Will Result Of 2016 Elections Affect The Duke Funding?
Although Hillary Clinton's and Donald Trump's positions on issues such as immigration reform, gun laws and taxes have been carefully dissected by the media and public throughout past year, the candidates' views on funding science and research have flown mostly under the radar.As a top research university, Duke overall received 759 awards amounting to a total of almost $398 million in fiscal year 2016, up from approximately $363 million distributed among 740 awards in fiscal year 2015.
Chris Simmons, associate vice president of federal relations, noted that Clinton's voting record in the Senate and her work with major research universities in New York indicate that a Clinton administration would be supportive of scientific research funding.
Vick also noted that neither Clinton nor Trump are against funneling money into scientific research, but that looking at research funding in the context of their overall agendas is more telling.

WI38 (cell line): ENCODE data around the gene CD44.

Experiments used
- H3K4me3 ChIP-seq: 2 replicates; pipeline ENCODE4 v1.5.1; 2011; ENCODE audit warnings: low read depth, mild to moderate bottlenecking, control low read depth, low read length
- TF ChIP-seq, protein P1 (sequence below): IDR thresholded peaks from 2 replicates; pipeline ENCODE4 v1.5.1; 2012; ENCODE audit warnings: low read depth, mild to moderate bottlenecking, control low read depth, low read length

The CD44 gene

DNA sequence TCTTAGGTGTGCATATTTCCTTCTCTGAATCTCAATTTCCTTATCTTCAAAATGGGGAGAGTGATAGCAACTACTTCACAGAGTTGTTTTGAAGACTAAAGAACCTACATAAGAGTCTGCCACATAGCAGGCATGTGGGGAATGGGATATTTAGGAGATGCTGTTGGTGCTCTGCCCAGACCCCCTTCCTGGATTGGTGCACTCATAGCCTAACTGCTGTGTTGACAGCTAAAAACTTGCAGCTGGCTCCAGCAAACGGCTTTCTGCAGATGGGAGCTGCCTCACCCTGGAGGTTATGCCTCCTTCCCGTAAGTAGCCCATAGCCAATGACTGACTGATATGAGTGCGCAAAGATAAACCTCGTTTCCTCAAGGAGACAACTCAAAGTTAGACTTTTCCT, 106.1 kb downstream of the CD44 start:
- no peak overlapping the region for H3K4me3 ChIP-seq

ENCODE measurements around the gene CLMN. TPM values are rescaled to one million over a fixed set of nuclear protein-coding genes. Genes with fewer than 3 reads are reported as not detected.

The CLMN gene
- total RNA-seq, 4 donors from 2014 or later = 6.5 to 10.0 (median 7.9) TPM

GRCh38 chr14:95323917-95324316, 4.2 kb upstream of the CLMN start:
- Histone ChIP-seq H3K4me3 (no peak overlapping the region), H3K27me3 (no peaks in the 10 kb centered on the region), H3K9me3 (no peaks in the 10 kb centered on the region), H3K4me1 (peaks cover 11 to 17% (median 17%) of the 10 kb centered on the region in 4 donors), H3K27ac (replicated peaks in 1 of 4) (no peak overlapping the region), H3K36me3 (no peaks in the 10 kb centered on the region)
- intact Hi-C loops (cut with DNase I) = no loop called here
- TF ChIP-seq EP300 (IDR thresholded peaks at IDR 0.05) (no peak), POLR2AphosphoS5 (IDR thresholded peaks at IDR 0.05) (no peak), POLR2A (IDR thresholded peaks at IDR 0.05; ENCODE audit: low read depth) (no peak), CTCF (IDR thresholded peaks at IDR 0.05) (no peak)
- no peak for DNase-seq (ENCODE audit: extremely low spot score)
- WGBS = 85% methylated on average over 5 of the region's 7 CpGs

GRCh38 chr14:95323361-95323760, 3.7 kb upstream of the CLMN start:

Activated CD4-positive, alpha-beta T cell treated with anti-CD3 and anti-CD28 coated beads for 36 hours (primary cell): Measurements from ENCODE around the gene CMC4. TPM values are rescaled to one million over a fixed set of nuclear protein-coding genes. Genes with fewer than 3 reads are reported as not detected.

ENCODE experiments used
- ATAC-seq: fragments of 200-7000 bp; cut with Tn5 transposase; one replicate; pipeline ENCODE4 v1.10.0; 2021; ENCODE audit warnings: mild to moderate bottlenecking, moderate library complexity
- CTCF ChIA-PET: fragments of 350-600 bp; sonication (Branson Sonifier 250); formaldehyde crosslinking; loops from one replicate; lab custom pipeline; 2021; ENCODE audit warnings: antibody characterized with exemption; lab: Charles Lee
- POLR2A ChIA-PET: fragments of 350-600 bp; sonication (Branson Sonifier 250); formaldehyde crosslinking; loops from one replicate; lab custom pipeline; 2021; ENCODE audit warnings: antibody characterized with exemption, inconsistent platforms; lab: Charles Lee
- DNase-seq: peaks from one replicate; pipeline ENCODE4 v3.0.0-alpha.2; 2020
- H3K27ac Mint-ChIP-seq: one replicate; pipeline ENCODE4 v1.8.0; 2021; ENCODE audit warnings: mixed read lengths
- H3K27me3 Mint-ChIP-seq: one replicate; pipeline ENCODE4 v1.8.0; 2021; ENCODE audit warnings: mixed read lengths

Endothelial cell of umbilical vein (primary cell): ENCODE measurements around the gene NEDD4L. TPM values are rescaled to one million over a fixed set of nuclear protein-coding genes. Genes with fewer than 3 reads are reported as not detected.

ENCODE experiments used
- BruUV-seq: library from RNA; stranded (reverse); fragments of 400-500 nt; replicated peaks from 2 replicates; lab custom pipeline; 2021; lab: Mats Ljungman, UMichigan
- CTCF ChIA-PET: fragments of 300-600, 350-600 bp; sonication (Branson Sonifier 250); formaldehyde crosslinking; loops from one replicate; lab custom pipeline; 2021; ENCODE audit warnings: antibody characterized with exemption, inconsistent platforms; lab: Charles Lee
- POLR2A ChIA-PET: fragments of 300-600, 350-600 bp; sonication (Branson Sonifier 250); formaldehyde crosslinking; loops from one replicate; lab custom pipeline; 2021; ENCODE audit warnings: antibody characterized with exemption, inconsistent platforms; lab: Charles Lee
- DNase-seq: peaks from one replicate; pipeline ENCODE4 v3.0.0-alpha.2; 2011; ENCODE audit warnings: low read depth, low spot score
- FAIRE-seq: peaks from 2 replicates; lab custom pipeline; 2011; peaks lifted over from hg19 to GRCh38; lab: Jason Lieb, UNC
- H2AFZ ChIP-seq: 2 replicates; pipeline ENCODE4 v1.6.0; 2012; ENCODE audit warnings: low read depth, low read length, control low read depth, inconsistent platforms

Trump has spoken highly of NASA research before, Simmons noted, although the University gets more funding from the NIH and NSF.
Clinton is focused on how investments affect the economy and the overall growth of the nation, Vick said. On the other hand, he added, Trump does not advise against funding scientific research, but he wants to put the resources of the government into building infrastructure and other issues.
Both Angrist and Vick pointed out that the president has influence over how much the government invests in scientific research, but ultimately it is Congress that sets government agencies' budgets.
The outcome of the presidential race could indirectly affect the University, in that the president's relationship with Congress would impact the NIH budget
Simmons also noted the importance of leaders having knowledge of science, and of the country's immigration policy influencing the University's ability to bring in scientists and researchers from other countries.